- Ensure that clinicians understand their legal and ethical obligations, including determining the child’s capacity to understand and be involved in clinical decisions about end-of-life care
- Implement advance care plans that have been developed in the community
- Document advance care plans in the child’s healthcare record
- Inform clinicians in the care team of the existence of advance care plans
- Periodically review or amend advance care plans.
When end-of-life care services for children are not available, the health service organisation should ideally have processes to refer children to appropriate services or build networks to obtain prompt specialist advice.47
Criterion: Minimising patient harm
Patients at risk of specific harm are identified, and clinicians deliver targeted strategies to prevent and manage harm.
Preventing and managing pressure injuries
Children may be at an increased risk of pressure injury because they may:
- Have an increased body temperature
- Have high or low body mass index and/or birth weight
- Be unable to verbalise their pain or discomfort
- Be incontinent
- Have immature skin
- Have mobility-limiting conditions or a neurological impairment
- Engage in active play that may inadvertently cause friction and self-harm
- Have medical devices that are firmly secured to reduce the risk of unintentional or intentional removal because of the active nature of children.49,50
To minimise the risk of harm from pressure injuries in children, health service organisations may:
- Develop a child-specific policy, procedure or protocol on friction or pressure injuries
- Describe and use prevention strategies and practices
- Develop processes to identify patients who are at risk of friction or pressure injuries through an initial assessment, and require regular and repeat assessments
- Ensure the use of validated, age-appropriate risk screening and assessment tools to determine children’s risk of developing a pressure injury and implement relevant mitigation strategies – for example
- the Glamorgan Pressure Injury Screening Tool (which includes a Paediatric Pressure Injury Risk Assessment Scale)51
- the Modified Braden Q Scale52
- the Neonatal Skin Risk Assessment Scale for Predicting Skin Breakdown (NSRAS)53
- Agree on risk-based care pathways and monitor their use
- Provide information to families on the prevention and ongoing management of pressure injuries, as many factors that cause childhood pressure injury may be present on discharge – for example, spina bifida, low birth weight and naso-gastric feeding tubes.
Preventing falls and harm from falls
Reducing the risk of falls for children requires special consideration because of:
- The different environmental factors that may influence a child’s risk of falling compared with an adult’s risk of falling, such as the height of beds and cots, and entrapment between mattresses and bed or cot sides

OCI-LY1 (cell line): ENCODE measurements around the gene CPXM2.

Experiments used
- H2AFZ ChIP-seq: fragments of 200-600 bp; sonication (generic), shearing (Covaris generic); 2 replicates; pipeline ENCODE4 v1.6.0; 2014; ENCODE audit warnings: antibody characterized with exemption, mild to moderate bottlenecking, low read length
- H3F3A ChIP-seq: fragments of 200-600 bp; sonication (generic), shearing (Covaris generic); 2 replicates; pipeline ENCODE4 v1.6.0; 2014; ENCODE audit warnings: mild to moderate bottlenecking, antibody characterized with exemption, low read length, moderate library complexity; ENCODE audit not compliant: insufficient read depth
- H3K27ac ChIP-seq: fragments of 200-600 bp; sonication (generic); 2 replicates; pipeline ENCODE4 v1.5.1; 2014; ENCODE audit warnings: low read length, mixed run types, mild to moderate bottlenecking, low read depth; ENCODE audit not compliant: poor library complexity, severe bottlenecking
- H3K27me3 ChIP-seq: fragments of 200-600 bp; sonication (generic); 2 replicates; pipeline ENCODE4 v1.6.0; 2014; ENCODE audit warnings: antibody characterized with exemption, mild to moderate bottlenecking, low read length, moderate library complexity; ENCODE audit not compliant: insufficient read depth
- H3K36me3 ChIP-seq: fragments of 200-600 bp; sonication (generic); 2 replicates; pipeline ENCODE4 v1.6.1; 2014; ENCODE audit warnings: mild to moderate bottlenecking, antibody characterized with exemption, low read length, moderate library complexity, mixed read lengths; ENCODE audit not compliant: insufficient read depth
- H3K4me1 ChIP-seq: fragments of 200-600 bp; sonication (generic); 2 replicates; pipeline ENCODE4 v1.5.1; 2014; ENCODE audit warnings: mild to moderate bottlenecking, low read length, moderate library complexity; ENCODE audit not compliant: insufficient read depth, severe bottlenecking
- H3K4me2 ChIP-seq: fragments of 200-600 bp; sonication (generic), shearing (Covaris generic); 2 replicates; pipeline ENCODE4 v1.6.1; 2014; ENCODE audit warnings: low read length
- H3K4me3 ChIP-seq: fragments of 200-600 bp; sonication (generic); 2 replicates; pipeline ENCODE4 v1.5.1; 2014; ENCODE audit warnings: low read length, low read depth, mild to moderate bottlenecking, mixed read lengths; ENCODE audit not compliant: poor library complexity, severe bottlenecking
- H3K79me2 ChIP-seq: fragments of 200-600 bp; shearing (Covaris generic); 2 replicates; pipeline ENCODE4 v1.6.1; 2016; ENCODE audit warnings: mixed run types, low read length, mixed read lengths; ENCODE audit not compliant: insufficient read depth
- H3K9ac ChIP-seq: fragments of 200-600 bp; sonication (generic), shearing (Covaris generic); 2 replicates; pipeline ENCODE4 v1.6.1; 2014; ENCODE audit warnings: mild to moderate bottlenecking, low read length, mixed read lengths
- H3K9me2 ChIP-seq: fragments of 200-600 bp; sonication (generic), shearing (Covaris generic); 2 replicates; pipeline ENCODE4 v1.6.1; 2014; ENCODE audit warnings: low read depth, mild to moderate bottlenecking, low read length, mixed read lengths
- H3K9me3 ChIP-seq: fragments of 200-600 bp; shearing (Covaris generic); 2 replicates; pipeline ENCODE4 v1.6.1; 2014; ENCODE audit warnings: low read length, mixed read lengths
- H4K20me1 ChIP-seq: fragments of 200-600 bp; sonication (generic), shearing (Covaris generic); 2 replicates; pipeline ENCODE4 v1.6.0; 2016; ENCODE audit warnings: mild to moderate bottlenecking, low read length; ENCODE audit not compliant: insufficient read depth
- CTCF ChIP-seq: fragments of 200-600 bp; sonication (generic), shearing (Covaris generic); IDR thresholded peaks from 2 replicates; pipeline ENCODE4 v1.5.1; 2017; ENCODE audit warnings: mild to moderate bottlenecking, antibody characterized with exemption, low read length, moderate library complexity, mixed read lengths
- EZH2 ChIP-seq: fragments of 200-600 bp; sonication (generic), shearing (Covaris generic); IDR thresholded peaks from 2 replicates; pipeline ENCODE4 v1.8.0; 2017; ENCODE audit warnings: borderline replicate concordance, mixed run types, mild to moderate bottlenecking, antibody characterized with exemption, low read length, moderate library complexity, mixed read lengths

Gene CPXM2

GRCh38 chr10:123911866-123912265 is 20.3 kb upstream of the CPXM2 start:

- Differences in physical factors, including coordination and body strength, and different communication skills of children compared with adults.
To minimise the risk of harm to children from falls, health service organisations may consider:
- Providing education and support to children and their families to identify risks and help prevent falls, including information on falls risk factors such as co-sleeping, the influence of medication and sedation, changes in blood pressure in adolescents, and reduced mobility during rehabilitation or recovery from injury and illness
- Educating families on the risks of harm from falls at home and in the community.
Nutrition and hydration
To ensure proper nutrition and hydration of children, health service organisations may consider:
- Implementing processes to deal with allergies, including for complementary feeds
- Using child-specific fluid management balance and measurement charts
- Providing child-friendly foods that are both nutritious and attractive to children
- Using strategies that prevent children from disconnecting intravenous or feeding tubes
- Preventing the accidental interchange between enteral and intravenous equipment.
Preventing delirium and managing cognitive impairment
Many of the prevention and management strategies used for the adult population are relevant to children, such as a supportive environment and the active involvement of families.41 To minimise the risk of harm from cognitive impairment in children, health service organisations may also consider:
- Identifying children with cognitive impairment, understanding their specific communication and additional care needs, and implementing an individualised plan to minimise risks of harm and distress
- Identifying children at risk of delirium and incorporating delirium prevention strategies into the plan
- Assessing for delirium when there is any change to behaviour or thinking, and investigating and treating the causes of delirium